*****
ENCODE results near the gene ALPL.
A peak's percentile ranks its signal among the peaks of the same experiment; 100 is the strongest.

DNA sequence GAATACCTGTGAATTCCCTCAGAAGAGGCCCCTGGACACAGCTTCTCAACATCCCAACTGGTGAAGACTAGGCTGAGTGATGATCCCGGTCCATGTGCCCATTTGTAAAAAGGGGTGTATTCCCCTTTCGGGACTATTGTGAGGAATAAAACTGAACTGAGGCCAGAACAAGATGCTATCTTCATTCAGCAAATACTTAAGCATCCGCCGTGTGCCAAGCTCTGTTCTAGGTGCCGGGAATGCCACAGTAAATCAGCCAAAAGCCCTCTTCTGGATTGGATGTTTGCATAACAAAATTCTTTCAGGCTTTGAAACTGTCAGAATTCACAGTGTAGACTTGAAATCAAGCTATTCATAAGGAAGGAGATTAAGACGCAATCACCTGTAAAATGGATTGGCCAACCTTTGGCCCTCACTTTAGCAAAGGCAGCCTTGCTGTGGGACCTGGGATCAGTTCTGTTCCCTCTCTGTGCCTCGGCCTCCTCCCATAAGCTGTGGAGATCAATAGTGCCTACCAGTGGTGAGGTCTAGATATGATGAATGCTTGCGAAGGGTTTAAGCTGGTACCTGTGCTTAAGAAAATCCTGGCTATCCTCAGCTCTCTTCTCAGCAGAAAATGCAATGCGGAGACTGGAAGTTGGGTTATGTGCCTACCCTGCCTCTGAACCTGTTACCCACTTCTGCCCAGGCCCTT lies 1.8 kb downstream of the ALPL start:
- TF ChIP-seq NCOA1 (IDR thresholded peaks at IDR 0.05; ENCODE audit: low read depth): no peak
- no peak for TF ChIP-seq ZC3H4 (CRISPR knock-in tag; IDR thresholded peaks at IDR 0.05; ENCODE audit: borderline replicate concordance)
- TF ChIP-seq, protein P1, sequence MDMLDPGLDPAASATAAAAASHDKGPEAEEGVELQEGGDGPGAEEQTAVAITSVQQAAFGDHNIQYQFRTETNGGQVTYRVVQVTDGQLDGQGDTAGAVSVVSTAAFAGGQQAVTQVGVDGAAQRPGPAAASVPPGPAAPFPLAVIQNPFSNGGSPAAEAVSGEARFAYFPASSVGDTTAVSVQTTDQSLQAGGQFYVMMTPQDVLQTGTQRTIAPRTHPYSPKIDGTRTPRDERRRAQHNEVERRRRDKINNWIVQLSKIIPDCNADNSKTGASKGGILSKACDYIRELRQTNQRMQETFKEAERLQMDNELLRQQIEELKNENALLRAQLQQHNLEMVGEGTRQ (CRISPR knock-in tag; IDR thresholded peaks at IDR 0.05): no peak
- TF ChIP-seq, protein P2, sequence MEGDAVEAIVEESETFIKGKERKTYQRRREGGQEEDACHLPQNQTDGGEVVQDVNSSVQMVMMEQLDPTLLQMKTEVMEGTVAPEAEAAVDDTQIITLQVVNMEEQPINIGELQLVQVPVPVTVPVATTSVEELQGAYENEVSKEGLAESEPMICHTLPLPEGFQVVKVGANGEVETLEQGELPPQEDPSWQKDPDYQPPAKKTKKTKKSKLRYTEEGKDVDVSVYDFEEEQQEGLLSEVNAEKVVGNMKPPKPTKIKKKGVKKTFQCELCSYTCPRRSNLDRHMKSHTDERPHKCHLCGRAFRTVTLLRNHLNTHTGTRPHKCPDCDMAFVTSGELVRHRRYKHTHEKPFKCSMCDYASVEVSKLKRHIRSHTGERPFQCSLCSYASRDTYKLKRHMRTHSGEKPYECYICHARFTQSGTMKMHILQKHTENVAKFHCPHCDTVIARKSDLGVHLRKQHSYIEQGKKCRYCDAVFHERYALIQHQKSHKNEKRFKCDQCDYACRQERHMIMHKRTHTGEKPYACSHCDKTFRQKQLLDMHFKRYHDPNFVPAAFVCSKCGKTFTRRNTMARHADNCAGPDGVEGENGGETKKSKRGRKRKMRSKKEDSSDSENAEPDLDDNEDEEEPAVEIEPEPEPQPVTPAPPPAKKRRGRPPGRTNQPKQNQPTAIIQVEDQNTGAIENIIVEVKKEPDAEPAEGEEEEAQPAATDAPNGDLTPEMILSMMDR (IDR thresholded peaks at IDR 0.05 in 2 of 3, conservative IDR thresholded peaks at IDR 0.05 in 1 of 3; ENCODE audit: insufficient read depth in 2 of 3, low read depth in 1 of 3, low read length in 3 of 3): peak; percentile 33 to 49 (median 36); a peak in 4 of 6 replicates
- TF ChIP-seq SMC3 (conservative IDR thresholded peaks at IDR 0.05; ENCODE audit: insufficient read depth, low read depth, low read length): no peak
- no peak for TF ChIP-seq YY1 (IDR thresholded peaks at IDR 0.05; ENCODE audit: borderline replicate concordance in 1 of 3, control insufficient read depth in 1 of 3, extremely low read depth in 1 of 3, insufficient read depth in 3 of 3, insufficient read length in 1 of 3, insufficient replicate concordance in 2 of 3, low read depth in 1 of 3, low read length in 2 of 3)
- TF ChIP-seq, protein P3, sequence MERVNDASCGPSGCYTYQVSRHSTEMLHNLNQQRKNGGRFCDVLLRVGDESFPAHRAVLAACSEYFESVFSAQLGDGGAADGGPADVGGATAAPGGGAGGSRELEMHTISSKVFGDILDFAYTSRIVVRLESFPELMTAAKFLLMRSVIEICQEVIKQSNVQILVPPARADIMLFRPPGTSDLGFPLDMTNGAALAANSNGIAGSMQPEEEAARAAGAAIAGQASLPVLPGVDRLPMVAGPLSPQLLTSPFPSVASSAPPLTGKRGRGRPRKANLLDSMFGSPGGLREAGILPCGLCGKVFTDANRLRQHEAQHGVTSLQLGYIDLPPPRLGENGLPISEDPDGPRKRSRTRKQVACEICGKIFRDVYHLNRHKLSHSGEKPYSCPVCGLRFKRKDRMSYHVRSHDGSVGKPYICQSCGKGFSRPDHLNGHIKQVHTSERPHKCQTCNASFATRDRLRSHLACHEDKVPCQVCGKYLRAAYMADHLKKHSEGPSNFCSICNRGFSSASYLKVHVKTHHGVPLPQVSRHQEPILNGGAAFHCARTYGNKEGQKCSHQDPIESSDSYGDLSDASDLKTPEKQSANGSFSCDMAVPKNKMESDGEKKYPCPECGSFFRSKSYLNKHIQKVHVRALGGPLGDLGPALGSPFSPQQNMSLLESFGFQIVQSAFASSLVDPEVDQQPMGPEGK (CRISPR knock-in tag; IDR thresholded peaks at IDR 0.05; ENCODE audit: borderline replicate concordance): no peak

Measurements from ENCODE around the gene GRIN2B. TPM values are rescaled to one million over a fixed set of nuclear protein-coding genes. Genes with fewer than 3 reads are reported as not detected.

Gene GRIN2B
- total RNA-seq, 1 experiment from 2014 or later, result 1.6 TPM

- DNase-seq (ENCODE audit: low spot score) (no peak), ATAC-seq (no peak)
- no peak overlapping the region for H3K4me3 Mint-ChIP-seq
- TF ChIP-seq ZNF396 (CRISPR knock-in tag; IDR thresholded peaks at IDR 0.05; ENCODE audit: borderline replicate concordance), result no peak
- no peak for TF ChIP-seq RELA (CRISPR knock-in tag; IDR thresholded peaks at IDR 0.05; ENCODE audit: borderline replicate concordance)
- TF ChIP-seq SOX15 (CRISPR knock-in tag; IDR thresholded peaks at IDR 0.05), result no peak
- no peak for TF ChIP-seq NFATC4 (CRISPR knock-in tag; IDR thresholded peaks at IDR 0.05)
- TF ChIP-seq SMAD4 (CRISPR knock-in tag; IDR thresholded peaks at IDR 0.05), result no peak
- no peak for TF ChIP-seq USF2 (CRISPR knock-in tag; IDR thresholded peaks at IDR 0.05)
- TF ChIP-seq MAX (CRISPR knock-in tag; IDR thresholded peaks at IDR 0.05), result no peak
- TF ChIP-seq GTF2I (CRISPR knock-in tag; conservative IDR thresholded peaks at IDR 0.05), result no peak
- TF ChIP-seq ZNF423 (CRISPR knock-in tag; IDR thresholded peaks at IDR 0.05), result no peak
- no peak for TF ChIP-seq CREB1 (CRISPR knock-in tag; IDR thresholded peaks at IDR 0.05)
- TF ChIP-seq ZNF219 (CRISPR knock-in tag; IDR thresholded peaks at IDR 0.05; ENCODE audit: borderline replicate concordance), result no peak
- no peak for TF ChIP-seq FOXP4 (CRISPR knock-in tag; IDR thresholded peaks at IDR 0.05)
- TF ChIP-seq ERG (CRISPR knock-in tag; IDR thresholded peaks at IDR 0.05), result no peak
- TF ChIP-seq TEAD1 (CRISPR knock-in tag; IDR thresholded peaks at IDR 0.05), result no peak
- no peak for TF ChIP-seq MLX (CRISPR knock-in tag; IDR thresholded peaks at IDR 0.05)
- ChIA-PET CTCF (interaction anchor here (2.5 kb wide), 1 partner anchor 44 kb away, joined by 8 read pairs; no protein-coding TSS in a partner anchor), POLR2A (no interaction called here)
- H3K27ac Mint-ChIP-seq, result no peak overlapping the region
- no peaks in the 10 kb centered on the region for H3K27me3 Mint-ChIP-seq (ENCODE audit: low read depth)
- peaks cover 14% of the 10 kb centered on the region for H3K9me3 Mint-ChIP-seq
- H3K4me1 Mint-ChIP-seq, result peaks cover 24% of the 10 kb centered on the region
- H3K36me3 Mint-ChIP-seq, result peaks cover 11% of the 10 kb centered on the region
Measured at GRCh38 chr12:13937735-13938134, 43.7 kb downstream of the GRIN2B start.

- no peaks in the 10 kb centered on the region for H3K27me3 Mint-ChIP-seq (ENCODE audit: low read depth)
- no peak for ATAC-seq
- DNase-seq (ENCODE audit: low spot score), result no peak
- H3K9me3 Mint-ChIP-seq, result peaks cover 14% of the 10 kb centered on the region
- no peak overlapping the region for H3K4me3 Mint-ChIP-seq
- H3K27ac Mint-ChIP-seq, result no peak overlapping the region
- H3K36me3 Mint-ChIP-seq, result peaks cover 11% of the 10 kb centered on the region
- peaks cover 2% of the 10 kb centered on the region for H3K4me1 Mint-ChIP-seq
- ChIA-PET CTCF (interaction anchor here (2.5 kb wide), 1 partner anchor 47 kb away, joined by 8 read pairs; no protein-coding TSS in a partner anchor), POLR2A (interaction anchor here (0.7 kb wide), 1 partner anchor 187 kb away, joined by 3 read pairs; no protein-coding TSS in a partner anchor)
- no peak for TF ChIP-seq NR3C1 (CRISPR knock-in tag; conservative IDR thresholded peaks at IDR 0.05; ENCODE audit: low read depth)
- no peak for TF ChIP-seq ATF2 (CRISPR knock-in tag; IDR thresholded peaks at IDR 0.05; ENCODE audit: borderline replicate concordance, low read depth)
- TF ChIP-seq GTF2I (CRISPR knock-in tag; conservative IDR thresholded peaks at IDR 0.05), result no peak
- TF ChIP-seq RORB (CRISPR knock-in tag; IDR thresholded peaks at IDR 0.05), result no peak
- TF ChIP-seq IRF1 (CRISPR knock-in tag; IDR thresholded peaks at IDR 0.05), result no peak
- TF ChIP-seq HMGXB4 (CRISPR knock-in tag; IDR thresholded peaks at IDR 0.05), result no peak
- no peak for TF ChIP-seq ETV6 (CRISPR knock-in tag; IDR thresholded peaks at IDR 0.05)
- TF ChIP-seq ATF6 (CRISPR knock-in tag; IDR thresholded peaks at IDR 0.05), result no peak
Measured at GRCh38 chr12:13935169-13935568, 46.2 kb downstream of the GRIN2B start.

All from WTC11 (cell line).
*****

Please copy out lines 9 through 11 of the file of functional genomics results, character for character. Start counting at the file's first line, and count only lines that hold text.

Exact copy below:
- no peak for TF ChIP-seq YY1 (IDR thresholded peaks at IDR 0.05; ENCODE audit: borderline replicate concordance in 1 of 3, control insufficient read depth in 1 of 3, extremely low read depth in 1 of 3, insufficient read depth in 3 of 3, insufficient read length in 1 of 3, insufficient replicate concordance in 2 of 3, low read depth in 1 of 3, low read length in 2 of 3)
- TF ChIP-seq, protein P3, sequence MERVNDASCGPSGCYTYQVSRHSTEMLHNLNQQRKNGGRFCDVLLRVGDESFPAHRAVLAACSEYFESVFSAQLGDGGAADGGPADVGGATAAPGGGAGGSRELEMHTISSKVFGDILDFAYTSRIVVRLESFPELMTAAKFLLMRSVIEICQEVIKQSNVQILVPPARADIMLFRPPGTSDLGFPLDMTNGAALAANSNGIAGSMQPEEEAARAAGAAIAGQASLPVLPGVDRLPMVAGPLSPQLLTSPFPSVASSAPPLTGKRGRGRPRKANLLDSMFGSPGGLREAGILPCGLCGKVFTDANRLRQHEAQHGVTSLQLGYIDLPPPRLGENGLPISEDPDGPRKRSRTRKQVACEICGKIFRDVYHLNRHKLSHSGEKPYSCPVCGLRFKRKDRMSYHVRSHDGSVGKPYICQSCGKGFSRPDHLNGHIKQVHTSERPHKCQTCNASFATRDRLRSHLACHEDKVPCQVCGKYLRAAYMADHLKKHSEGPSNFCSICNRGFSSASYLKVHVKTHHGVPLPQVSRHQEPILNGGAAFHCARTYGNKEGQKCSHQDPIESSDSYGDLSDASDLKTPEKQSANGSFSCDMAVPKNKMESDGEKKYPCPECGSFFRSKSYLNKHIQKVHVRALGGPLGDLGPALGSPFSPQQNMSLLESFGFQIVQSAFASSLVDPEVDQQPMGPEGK (CRISPR knock-in tag; IDR thresholded peaks at IDR 0.05; ENCODE audit: borderline replicate concordance): no peak

Measurements from ENCODE around the gene GRIN2B. TPM values are rescaled to one million over a fixed set of nuclear protein-coding genes. Genes with fewer than 3 reads are reported as not detected.